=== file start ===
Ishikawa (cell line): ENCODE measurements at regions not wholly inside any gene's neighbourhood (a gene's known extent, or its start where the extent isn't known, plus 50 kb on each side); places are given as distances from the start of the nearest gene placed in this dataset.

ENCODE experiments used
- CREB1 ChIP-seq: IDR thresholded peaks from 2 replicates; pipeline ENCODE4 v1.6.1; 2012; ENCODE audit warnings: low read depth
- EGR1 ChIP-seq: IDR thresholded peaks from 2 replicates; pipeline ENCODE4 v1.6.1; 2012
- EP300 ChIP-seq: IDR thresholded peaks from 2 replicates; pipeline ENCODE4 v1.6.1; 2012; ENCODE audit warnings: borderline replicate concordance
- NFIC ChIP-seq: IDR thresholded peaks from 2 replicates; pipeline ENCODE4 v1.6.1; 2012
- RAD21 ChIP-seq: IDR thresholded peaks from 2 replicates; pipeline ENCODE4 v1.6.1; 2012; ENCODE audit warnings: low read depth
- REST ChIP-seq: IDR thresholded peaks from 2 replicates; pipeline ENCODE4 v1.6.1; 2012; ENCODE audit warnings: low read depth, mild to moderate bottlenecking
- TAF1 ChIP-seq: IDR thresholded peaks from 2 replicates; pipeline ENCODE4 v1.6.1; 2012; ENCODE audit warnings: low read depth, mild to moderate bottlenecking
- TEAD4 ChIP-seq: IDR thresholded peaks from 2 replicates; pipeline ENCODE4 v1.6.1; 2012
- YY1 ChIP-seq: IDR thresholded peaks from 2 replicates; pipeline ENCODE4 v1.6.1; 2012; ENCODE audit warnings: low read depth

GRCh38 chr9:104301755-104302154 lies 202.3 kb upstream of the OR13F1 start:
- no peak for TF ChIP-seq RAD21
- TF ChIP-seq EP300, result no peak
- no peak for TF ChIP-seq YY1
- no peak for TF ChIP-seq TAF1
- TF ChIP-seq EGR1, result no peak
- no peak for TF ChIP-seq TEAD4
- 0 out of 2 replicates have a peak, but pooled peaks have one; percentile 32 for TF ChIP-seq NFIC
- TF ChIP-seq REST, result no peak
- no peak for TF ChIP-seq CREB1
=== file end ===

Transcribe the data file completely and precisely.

Ishikawa (cell line): ENCODE measurements at regions not wholly inside any gene's neighbourhood (a gene's known extent, or its start where the extent isn't known, plus 50 kb on each side); places are given as distances from the start of the nearest gene placed in this dataset.

ENCODE experiments used
- CREB1 ChIP-seq: IDR thresholded peaks from 2 replicates; pipeline ENCODE4 v1.6.1; 2012; ENCODE audit warnings: low read depth
- EGR1 ChIP-seq: IDR thresholded peaks from 2 replicates; pipeline ENCODE4 v1.6.1; 2012
- EP300 ChIP-seq: IDR thresholded peaks from 2 replicates; pipeline ENCODE4 v1.6.1; 2012; ENCODE audit warnings: borderline replicate concordance
- NFIC ChIP-seq: IDR thresholded peaks from 2 replicates; pipeline ENCODE4 v1.6.1; 2012
- RAD21 ChIP-seq: IDR thresholded peaks from 2 replicates; pipeline ENCODE4 v1.6.1; 2012; ENCODE audit warnings: low read depth
- REST ChIP-seq: IDR thresholded peaks from 2 replicates; pipeline ENCODE4 v1.6.1; 2012; ENCODE audit warnings: low read depth, mild to moderate bottlenecking
- TAF1 ChIP-seq: IDR thresholded peaks from 2 replicates; pipeline ENCODE4 v1.6.1; 2012; ENCODE audit warnings: low read depth, mild to moderate bottlenecking
- TEAD4 ChIP-seq: IDR thresholded peaks from 2 replicates; pipeline ENCODE4 v1.6.1; 2012
- YY1 ChIP-seq: IDR thresholded peaks from 2 replicates; pipeline ENCODE4 v1.6.1; 2012; ENCODE audit warnings: low read depth

GRCh38 chr9:104301755-104302154 lies 202.3 kb upstream of the OR13F1 start:
- no peak for TF ChIP-seq RAD21
- TF ChIP-seq EP300, result no peak
- no peak for TF ChIP-seq YY1
- no peak for TF ChIP-seq TAF1
- TF ChIP-seq EGR1, result no peak
- no peak for TF ChIP-seq TEAD4
- 0 out of 2 replicates have a peak, but pooled peaks have one; percentile 32 for TF ChIP-seq NFIC
- TF ChIP-seq REST, result no peak
- no peak for TF ChIP-seq CREB1